The Medicare for All bill marks just the latest cannonball the government has fired at pharmaceutical and healthcare companies. While this war has been going on for years now, it’s likely to become even more politically complicated as the field of Democratic candidates expands and progressives – including Beto O’Rourke and Bernie Sanders, among others – intend to check the power on healthcare firms.

The pharmaceutical and healthcare sectors – which, for the most part, have mutually beneficial relationships so strong that they’re typically considered analogous – are widely seen as harmful to the public. Many view these companies as a capitalist barrier to achieving the “universal human right” of free healthcare, but others see them as downright vicious. Martin Shkreli, who raised the price of HIV/AIDS drug Daraprim by more than 5,400% and was sentenced to prison for securities fraud, remains emblematic of the healthcare industry’s predatory reputation.

Yet while people often view left-wing politicians as the ones attempting to curtail profits, the issue of unfair drug profits has reached across the aisle on more than one occasion. In February, President Trump called on Congress to ban “backdoor deals” that pharma firms make with middlemen like CVS Health Corp. (CVS) – referred to as pharmacy benefits managers (PBMs) – to pay them rebates on preferred drug plans. Health and Human Services Secretary Alex Azar explained the problem by calling it a system “set up in the shadows” that allows for no transparency and allows for PBMs to receive “billions of dollars in rebates without patients ever knowing where the money goes.”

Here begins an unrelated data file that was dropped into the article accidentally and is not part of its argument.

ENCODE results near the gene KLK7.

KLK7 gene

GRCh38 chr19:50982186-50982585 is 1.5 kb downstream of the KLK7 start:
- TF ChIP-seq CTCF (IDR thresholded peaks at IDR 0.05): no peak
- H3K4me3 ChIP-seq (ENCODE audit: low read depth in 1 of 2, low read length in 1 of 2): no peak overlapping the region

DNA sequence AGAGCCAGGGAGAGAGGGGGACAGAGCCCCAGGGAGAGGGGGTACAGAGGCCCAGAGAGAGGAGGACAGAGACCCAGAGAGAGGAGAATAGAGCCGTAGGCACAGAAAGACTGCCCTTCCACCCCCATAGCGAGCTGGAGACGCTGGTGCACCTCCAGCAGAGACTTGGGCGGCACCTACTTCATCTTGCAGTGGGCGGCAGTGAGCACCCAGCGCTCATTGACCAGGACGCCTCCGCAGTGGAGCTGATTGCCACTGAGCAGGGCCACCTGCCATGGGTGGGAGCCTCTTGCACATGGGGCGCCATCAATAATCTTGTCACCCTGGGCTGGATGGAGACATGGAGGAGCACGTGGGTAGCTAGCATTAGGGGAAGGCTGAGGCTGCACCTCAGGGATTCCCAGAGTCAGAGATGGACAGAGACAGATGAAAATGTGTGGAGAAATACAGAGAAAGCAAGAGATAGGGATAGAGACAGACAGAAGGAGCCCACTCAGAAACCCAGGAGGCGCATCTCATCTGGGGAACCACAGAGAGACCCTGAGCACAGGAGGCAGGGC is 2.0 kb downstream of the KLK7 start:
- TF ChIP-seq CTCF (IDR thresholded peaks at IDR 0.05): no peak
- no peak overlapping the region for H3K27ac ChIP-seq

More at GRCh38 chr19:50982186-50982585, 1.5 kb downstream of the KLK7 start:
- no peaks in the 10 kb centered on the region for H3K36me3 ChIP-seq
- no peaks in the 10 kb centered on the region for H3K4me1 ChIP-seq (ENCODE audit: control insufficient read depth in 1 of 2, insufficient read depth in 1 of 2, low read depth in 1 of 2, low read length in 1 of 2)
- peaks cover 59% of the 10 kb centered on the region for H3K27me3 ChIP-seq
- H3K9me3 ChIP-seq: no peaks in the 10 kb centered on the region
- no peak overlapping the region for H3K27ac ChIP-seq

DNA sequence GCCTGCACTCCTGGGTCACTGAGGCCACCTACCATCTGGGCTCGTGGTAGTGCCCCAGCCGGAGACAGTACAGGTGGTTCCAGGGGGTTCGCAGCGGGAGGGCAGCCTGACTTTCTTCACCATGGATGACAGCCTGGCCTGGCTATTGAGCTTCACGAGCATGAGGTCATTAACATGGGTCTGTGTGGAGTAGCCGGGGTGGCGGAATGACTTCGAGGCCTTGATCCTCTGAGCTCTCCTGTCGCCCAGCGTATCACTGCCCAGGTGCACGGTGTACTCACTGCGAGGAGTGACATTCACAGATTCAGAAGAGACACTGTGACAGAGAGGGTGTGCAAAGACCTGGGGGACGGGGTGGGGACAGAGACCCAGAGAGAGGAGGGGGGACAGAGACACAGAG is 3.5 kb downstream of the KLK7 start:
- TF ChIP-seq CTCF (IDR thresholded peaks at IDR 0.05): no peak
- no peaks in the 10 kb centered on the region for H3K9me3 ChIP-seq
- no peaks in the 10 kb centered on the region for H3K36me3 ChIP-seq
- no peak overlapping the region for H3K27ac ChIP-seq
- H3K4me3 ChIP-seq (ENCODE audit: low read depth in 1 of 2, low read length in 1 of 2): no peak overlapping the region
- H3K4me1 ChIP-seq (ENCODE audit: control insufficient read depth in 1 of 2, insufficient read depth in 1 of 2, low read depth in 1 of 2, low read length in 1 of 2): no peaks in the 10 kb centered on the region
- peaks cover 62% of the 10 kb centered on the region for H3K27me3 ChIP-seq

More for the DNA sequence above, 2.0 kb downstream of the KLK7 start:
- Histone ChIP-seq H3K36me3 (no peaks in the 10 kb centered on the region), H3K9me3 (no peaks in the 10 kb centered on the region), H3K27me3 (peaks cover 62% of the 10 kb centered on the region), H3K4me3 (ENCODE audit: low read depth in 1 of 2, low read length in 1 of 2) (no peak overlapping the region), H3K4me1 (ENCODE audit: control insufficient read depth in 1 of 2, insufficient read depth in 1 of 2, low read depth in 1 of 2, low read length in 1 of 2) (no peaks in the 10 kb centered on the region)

The cloud hanging over the healthcare sector has not gone unnoticed by investors. It’s the worst-performing S&P sector so far in 2019, up a negligible 3.8% compared to the broader index’s 16% gain. The losses come on the heels of revised forecasts from firms like CVS and Walgreens Boots Alliance Inc. (WBA), which cut their annual earnings projections on expectations that their bottom lines will take a beating from Trump’s new ban.

Many analysts and financial advisors also maintain a bleak financial outlook for the industry. Brock Moseley, who founded wealth manager Miracle Mile Advisors, told the Wall Street Journal that “investors are scared about the massive amount of uncertainty in terms of regulation.” He went on to say, “these challenging trends do give us some worry” due to the fact that there’s “a critical eye around the health-care space and drug pricing.”

Looking Ahead

Healthcare stocks appear to be stuck between a rock and a hard place: the rock being Congressional Democrats, and the hard place being Republicans. Both sides obviously don’t agree on too many issues very often, which makes the case of tighter regulation on healthcare and pharma firms all the more terrifying for investors’ pockets.

While the chances of the overly optimistic Medicare for All passing a divided Congress are slim to none, healthcare stocks may experience more downside in the near- to medium-term before experiencing a rebound. Investors should take a wait-and-see approach to the sector, eyeing opportunities to buy the dip for the bigger, more expensive companies.